According to The Associated Press, “Senate Bill 136 would set the limit at .08 grams per 100 grams of blood (.08 percent) where it already stands for anyone operating a motor vehicle on Georgia roads. The sportsmen’s limit is currently .10 grams, where it has remained in the years since lawmakers adopted tougher DUI laws for motorists.
“The bill cleared the House with little opposition. Because of changes in the lower chamber, the measure now must go back to the Senate for further consideration, but it is expected to pass easily and head to Gov. Nathan Deal for his signature.”
Conservation Sgt. Mike Barr with Georgia Department of Natural Resources said the change will hopefully make Allatoona Lake a safer place to visit once the proposal becomes law.
“One of the issues, and the legislators addressed this with the new law, is DUI has been at that level for some time, yet boating under the influence hasn’t changed, so technically, we could stop somebody who may have been under the influence on the lake and let them go because they were not at a specific level, but then they could get in their car, crank it up and drive down the road, leaving the lake, and be busted for DUI,” Barr said.
He said the lake sees nearly 7 million visitors during the summer months, and the DNR makes about 20 arrests each year due to BUI.
“We’ve desperately tried to reduce that [number] and educate people on the dangers,” Barr said. “One of the significant dangers is ... [for example] if we have a car crash, we would call 911 on our cellphone and someone would be there in a matter of minutes to help. Unfortunately, on the lake with no road signs and people unfamiliar with exactly where they’re located, if somebody is boating under the influence and had a boat crash, it could be hours before emergency personnel are able to get there ...”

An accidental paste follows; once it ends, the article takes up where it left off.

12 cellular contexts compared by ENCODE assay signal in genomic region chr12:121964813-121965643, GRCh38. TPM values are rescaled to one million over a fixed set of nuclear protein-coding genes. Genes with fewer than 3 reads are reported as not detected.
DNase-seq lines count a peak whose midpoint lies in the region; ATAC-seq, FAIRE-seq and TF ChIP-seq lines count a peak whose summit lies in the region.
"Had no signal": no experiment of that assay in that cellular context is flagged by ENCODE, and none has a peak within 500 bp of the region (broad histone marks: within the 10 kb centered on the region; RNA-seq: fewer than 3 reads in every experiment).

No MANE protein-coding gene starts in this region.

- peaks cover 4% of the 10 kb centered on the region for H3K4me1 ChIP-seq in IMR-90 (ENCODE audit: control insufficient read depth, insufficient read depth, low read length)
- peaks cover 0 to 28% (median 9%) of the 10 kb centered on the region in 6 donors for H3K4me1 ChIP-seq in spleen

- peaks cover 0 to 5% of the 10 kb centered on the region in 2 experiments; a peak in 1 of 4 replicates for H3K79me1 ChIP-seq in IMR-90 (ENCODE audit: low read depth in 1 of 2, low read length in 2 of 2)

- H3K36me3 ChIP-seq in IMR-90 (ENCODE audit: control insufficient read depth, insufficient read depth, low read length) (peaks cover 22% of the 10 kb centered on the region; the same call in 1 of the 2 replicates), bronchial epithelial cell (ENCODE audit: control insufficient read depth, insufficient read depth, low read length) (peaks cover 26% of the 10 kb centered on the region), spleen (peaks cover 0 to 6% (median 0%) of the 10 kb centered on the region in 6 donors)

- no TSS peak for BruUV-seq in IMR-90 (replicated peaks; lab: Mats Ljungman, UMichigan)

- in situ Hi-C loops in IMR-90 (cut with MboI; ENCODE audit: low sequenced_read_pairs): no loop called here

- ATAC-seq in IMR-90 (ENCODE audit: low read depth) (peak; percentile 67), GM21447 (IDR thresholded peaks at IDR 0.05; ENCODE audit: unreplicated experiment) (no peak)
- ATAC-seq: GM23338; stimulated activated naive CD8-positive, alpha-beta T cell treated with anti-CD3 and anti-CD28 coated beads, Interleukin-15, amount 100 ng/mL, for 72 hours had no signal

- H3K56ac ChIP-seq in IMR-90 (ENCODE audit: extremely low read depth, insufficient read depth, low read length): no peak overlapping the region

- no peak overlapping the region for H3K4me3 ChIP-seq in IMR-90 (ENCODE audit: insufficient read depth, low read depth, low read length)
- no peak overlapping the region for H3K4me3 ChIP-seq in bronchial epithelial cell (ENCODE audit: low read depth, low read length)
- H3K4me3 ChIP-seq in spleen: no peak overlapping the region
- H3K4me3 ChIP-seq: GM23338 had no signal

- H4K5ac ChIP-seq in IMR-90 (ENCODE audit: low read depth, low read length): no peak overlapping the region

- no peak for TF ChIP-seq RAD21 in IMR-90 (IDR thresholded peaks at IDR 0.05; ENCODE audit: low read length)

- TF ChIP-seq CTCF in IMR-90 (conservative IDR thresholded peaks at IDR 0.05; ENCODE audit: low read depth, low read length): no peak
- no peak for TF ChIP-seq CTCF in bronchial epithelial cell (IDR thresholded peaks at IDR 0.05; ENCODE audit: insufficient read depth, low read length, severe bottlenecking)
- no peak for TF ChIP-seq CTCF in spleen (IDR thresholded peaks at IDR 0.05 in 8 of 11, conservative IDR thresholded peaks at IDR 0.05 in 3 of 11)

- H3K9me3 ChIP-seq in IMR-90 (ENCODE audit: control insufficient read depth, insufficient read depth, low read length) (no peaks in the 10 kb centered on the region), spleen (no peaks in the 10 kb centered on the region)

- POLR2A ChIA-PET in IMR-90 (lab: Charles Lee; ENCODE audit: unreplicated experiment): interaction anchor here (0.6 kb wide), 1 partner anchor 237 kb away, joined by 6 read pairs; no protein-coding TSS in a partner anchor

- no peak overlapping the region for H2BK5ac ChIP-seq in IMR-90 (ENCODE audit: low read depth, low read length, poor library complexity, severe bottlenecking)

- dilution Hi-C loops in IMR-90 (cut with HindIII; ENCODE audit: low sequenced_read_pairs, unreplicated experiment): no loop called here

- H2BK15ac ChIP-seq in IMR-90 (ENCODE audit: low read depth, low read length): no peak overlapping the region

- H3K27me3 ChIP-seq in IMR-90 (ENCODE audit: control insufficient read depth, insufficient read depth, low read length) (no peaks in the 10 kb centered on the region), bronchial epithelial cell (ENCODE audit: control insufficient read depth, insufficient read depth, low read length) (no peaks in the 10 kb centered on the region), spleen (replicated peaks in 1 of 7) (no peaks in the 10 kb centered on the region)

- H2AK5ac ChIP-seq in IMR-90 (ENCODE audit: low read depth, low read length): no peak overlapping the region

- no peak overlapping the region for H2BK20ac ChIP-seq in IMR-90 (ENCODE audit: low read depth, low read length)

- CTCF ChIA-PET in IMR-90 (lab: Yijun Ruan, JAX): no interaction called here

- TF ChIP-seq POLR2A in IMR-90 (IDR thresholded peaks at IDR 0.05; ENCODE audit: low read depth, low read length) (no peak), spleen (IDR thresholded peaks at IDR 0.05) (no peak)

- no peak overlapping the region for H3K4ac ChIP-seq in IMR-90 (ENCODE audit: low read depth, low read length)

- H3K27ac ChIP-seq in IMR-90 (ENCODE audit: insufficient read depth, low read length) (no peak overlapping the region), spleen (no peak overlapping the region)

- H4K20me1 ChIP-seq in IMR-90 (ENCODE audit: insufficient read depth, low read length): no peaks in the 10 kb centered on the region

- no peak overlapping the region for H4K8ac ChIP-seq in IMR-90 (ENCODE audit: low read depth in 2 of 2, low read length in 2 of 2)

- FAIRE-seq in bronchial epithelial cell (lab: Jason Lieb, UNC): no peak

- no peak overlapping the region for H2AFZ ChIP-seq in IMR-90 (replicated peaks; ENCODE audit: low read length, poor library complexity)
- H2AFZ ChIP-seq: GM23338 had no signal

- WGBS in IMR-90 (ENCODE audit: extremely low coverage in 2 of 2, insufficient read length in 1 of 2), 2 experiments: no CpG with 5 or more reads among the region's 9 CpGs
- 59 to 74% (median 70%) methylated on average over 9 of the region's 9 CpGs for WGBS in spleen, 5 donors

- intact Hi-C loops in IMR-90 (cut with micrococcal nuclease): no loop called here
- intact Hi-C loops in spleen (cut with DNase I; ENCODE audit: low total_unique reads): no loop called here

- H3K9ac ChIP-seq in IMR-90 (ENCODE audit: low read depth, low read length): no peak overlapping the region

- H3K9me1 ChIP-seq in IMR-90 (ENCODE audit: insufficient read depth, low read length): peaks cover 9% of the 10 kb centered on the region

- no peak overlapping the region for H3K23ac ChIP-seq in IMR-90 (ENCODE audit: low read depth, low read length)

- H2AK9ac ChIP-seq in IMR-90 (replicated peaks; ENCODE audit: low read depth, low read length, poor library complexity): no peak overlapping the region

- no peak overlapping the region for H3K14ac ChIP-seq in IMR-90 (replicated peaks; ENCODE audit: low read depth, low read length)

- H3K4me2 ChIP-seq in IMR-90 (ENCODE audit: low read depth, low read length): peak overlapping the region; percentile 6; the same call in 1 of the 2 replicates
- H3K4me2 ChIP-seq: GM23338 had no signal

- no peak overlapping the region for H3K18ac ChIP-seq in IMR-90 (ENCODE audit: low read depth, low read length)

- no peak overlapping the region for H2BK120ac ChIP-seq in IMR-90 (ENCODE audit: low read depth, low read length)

He added, “The [proposed] change in the BUI level will help us in the way that hopefully people will pay more attention to designating a sober operator on the lake. ... In addition, when you’re in a car or another air-conditioned environment during the summer, you don’t go through the physical changes, but if you’re out on the water and in the intense sunlight and you may be sweating, a lot of times that all adds up to the alcohol affecting you much quicker than it may in other environments.”
Barr said the DNR encourages Georgians to take advantage of the recreational opportunities available on the water, but also wants Georgians to play it safe.
“We’re not trying to stop people from having fun on the water, we certainly understand it’s a recreational environment, but we also see the downside when people have boat crashes and are killed, or drown because they tried to swim too far and are under the influence and those kinds of things,” Barr said. “We hope people will pay those things some serious attention.”
Deal highlighted the idea in his State of the State address in January. The governor said at the time that anyone who is too drunk to drive on the road is too drunk to drive on the water.
“Passing this bill will save lives in Georgia,” said House Majority Whip Edward Lindsey of Atlanta.
Various sections of the new law are named for Kile Glover of Atlanta and Griffin and Jake Prince of Buford, all victims who were killed in water accidents last year.
The 11-year-old Glover was killed while riding in a tube being pulled by a boat. The tube was struck by a water vessel being driven by Jeffrey Hubbard, a family friend who has since been indicted in the case by a Hall County grand jury on several charges related to the accident.
The Prince brothers — Griffin was 13; Jake was 9 — died after their family’s pontoon boat was struck by a boat being operated by Paul Bennett of Cumming. He faces a May trial date for homicide and boating under the influence.
For updates on the bill, read The Daily Tribune News.
— The Associated Press contributed to this article.